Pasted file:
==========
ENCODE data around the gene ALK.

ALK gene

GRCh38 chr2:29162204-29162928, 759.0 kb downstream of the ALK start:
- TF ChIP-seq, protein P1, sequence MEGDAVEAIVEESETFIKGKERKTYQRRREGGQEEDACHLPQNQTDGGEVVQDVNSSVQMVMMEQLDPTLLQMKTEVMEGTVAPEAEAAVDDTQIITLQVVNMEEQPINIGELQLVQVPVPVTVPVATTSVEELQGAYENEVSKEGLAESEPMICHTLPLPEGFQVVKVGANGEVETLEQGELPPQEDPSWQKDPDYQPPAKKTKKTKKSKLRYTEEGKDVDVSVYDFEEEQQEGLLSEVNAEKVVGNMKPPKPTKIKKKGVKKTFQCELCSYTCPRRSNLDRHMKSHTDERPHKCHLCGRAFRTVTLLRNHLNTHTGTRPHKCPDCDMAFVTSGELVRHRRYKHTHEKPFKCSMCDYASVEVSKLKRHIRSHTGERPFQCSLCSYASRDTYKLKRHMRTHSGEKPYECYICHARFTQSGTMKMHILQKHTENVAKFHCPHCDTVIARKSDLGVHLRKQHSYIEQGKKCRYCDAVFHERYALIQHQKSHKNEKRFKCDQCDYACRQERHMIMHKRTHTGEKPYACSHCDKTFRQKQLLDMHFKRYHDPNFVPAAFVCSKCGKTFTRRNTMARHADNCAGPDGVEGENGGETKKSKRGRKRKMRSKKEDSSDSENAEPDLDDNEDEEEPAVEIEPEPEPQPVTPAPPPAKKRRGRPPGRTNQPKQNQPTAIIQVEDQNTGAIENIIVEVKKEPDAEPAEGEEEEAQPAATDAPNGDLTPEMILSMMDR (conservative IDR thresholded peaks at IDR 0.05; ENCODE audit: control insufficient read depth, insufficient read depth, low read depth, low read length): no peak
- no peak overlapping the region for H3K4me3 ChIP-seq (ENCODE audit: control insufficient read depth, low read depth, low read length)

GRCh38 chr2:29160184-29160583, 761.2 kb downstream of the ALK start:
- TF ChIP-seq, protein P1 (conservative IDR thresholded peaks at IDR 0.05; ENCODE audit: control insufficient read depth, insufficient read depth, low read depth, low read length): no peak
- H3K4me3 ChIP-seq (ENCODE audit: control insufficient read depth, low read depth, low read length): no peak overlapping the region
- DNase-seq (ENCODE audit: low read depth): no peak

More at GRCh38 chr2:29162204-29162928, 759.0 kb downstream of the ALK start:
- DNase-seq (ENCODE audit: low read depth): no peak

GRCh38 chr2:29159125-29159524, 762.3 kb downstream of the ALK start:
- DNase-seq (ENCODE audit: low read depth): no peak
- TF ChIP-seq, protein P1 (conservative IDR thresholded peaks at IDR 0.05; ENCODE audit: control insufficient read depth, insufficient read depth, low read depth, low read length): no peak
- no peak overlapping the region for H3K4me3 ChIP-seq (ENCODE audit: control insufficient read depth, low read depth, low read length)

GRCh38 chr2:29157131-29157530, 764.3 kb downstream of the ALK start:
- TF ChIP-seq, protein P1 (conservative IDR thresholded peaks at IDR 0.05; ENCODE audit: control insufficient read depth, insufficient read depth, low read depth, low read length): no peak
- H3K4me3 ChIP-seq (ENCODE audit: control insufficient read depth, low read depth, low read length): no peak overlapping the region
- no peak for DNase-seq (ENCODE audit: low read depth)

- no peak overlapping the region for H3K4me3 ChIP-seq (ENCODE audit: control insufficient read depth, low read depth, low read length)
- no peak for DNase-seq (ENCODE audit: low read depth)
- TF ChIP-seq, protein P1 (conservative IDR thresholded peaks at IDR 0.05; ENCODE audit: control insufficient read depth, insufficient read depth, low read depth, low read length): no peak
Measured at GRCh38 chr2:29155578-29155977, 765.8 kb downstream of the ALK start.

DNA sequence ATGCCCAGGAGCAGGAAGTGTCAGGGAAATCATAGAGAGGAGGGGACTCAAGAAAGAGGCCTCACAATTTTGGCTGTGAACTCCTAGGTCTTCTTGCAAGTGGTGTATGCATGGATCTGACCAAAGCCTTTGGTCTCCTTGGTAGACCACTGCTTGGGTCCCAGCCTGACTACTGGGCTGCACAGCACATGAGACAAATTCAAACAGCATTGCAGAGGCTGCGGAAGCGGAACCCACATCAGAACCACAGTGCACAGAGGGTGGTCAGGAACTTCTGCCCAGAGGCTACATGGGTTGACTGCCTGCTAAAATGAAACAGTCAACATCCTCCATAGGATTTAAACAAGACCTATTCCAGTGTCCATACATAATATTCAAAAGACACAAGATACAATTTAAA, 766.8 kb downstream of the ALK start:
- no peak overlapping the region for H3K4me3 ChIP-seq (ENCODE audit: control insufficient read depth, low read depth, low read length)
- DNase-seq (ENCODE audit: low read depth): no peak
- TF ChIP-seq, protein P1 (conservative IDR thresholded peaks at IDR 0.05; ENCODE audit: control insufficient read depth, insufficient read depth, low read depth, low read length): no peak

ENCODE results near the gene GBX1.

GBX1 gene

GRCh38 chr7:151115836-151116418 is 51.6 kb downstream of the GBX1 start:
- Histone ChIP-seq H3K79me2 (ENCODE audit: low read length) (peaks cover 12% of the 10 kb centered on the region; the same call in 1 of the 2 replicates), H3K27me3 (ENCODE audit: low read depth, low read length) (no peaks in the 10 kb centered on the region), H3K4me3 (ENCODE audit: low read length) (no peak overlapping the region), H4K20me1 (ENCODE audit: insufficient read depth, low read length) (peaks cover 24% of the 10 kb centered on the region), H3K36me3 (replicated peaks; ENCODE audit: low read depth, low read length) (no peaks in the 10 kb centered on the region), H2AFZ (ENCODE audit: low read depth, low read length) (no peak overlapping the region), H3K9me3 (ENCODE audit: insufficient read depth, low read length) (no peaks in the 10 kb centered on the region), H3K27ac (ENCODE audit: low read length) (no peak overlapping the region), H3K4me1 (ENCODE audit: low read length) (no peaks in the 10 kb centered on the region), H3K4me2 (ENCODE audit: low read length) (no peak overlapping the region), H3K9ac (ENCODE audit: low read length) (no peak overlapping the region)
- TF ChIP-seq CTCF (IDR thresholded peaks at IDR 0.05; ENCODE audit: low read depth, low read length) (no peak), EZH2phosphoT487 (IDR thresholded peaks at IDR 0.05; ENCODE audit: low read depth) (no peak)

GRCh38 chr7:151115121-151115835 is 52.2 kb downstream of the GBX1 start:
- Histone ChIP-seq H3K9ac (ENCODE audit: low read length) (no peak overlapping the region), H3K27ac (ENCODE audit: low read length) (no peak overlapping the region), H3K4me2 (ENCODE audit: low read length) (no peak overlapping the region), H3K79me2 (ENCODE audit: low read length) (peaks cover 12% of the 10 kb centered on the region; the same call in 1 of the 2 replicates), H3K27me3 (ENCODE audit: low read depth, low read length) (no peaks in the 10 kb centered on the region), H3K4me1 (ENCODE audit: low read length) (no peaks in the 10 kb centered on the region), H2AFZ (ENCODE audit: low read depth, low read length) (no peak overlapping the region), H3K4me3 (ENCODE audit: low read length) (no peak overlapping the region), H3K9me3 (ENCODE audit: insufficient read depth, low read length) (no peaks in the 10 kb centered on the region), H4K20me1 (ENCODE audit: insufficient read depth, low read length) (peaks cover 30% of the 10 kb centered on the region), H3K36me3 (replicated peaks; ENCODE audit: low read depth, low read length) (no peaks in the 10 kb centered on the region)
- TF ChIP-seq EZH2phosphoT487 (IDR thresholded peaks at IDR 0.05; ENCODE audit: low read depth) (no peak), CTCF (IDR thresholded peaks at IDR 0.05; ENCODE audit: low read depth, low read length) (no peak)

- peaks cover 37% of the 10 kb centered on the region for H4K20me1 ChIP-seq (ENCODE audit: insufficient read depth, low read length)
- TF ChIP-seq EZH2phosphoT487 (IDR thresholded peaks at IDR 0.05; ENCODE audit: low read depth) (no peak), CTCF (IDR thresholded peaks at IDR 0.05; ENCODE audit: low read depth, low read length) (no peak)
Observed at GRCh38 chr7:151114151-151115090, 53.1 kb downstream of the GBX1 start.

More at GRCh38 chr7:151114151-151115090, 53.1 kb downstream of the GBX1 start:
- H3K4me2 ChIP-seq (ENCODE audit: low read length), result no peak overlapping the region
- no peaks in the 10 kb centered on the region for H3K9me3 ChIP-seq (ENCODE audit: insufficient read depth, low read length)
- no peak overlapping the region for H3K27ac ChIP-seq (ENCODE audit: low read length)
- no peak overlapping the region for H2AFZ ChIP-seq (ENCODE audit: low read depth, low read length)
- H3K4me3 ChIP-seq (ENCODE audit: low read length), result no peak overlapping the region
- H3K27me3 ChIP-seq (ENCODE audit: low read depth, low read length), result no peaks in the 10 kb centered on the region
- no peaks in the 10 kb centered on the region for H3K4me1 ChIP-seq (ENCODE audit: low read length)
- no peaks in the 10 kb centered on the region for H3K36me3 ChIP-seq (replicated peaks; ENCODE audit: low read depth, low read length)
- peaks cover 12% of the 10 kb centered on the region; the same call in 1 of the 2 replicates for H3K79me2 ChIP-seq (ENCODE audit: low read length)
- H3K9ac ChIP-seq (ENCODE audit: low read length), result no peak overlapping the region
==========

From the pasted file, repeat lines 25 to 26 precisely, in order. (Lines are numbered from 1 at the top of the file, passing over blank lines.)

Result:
- no peak overlapping the region for H3K4me3 ChIP-seq (ENCODE audit: control insufficient read depth, low read depth, low read length)
- DNase-seq (ENCODE audit: low read depth): no peak